Kari Woo | Arts Advocator

Kari found the art of jewellery making, literally by accident. While recovering from a snowboarding injury, she enrolled in her first jewellery class. It was love at first make.

Jewellery Designer and Mixed Media Artist
AUArts Alum 2003, BFA | Jewellery & Metals

AUArts: Currently, you are a jewellery designer and a mixed media artist in Canmore?

Kari Woo: That’s correct.

AUArts: Can you tell me more about what you do?

Woo: I have a production line that I design and produce, but I also have help from some AUArts alumni. I’ve probably worked with at least half a dozen alumni from AUArts’ Jewellery department, and with their assistance, I’m able to maintain that production line.

That's been great relationship building and a little bit of mentoring. It’s helped me, and I hope it’s helped the folks I’ve been working with.

As an artist, you become an entrepreneur largely by default. It's impossible to do everything yourself. I'm grateful that there’s a skill pool to pull from in Calgary because of the Jewellery program.

AUArts: That’s amazing. And your lines are sold in different retail stores?  

Woo: Yes. My production line, I sell online, through markets and trade shows as well as in boutiques and galleries or design shops. That’s just one major arm of my studio practice and is really my bread and butter.

In the last number of years, I transitioned out of doing so many markets and trade shows to doing custom work, and that has allowed me to stay home more, which has been great. So that's been a big part of my practice the last few years – custom jewellery work.

And in between all of that, I try to make time for exhibition work. So that will be the mixed media work that I do. I have a pretty consistent exhibition record through the years. It hasn't been my main focus, but it's been active.

AUArts: Can you tell me about the New Craft Coalition?

Woo: I've been a part of a number of partnerships since I left AUArts, and all of them have been with AUArts alumni. Some of them we partner and create events, and that's how New Craft Coalition was born with two other alumni, Natalie Gerber and Laura Sharp.

We all felt like we needed to curate our audience a little bit. We were all participating in big trade shows, where the gamut of product at the trade shows really dilutes the handmade kind of objects. So we decided to start this show.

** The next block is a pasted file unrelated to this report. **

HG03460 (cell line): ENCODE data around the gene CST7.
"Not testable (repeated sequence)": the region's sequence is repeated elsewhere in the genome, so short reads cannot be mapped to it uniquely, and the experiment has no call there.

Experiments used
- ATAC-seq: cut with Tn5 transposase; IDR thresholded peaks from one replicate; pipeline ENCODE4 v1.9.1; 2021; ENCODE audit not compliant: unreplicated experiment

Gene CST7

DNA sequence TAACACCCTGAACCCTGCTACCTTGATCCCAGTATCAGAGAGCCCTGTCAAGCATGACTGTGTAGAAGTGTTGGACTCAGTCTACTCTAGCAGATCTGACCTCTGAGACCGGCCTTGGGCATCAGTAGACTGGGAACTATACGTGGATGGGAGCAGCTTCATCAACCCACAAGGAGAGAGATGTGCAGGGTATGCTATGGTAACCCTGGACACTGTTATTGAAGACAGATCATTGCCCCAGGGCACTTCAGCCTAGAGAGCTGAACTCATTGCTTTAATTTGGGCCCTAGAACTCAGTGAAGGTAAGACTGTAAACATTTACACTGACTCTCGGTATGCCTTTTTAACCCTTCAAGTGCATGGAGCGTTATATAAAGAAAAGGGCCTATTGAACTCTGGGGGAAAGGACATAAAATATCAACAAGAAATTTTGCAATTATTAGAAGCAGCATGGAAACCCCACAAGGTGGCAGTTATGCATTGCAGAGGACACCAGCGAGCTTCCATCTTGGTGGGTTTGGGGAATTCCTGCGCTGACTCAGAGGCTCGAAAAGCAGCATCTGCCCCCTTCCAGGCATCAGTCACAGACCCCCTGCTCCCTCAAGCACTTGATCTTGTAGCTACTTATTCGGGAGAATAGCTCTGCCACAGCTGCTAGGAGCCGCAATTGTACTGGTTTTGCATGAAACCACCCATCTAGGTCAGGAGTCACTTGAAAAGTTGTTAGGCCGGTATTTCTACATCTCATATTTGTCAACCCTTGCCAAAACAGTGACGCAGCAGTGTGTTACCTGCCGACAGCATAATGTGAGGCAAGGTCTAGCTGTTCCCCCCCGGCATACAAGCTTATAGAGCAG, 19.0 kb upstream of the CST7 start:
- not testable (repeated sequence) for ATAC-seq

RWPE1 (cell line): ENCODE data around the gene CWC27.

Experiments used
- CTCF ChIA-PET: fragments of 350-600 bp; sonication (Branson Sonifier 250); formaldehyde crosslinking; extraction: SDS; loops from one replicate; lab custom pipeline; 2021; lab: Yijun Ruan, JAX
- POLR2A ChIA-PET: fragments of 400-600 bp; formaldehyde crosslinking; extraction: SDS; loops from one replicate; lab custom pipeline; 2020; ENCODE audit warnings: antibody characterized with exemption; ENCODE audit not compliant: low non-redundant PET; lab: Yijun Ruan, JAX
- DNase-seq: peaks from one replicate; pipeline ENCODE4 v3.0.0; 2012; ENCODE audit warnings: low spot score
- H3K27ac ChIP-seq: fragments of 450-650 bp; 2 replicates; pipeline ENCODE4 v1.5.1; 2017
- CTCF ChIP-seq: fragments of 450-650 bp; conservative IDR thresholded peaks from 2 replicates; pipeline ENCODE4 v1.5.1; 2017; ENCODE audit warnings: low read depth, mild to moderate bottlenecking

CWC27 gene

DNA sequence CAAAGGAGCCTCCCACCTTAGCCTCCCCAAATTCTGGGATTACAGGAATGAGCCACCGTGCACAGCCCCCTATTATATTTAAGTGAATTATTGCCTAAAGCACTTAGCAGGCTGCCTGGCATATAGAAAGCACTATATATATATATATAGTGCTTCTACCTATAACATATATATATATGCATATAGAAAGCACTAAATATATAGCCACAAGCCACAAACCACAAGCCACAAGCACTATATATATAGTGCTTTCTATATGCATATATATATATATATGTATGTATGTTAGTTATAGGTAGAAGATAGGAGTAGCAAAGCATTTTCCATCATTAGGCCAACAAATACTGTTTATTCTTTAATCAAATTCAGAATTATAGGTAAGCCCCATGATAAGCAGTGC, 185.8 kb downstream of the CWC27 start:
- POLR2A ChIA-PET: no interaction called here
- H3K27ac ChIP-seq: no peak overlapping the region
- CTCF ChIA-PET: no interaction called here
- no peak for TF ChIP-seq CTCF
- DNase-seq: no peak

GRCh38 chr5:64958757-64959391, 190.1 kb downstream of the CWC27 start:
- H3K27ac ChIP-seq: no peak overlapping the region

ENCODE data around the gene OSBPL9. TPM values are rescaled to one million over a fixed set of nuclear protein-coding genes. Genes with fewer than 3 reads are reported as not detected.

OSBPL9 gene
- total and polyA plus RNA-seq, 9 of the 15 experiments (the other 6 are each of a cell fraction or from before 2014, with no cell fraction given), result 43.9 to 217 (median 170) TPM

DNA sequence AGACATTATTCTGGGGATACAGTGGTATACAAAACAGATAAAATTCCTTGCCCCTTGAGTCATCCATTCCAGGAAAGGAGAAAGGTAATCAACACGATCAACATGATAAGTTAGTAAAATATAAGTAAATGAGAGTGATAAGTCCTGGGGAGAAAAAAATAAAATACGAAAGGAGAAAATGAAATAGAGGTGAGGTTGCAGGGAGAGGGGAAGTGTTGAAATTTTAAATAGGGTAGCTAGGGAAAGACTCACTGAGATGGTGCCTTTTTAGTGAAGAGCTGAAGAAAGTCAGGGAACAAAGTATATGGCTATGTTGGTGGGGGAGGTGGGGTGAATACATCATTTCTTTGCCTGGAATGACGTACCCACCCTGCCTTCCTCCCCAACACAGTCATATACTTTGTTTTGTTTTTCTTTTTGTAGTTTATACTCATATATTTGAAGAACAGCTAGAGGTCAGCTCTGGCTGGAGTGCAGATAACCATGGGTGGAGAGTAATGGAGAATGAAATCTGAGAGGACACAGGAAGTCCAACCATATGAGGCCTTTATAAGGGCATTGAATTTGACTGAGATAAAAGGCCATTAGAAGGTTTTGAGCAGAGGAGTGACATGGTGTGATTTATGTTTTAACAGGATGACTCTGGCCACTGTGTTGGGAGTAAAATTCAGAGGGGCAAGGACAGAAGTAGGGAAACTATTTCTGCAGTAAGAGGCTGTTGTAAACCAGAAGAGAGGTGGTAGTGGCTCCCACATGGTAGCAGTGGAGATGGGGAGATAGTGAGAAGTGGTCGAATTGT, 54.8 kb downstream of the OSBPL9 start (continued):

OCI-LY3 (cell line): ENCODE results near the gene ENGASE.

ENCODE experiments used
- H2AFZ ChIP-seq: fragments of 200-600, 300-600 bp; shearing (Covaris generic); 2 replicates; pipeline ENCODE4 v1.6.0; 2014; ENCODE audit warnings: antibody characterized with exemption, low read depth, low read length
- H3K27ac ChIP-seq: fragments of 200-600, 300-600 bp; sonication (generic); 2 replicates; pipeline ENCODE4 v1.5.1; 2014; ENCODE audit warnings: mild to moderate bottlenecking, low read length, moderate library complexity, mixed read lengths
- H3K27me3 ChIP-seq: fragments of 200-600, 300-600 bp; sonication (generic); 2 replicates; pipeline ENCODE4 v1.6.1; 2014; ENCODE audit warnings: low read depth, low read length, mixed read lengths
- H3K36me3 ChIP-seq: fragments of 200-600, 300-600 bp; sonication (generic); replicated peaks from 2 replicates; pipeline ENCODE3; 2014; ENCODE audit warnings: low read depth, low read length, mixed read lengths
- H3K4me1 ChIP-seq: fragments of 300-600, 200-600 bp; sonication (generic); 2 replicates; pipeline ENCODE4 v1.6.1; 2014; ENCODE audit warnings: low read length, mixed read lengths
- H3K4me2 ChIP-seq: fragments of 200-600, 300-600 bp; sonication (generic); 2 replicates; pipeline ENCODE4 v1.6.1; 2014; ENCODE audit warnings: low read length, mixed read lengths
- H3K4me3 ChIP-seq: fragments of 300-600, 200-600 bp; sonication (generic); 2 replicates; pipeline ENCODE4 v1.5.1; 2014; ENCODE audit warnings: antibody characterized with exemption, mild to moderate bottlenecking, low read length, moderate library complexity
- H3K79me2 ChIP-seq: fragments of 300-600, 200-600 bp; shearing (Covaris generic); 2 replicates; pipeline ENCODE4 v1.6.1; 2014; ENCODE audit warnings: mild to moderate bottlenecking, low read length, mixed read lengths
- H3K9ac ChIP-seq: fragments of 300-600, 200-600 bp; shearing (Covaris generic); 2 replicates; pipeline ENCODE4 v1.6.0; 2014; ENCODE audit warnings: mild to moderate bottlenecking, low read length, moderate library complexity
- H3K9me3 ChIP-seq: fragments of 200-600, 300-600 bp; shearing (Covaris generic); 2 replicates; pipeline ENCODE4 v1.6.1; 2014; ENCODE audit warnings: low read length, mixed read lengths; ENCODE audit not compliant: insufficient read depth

We started it in 2013, and it was fashioned after another collective show that I've been running for years in Vancouver. It was a collaborative effort to bring folks like us, mid-career professional practitioners, together in the realm of art, craft and design, and have a small, curated show. We had a really amazing audience that supported what people were doing. It helped to promote the work of other artists and help propel those people’s careers, and then the other benefit of it was just being able to get together.

I think we would have anywhere between 25 and 30 vendors per show because it was always a small venue, and the relationships you make at the shows in terms of peer review or support were pretty awesome, because we all work on our stuff in little silos.

And you know, most of the artists that we had through just raved about how people responded to their work through that show. Which indicated to us that we were attracting the right people.

AUArts: That sounds great. What a great way to connect and collaborate with people in the industry and people that you went to school with, to come together as a community that way.

Woo: Yes, I think it was important to us to create a context and stage for the work, because sometimes when you see work in a gallery… galleries are intimidating for a large number of people to go to. Creating this environment was great for people to be able to get some exposure and talk to their audience face to face, and not be an intimidating kind of space for people.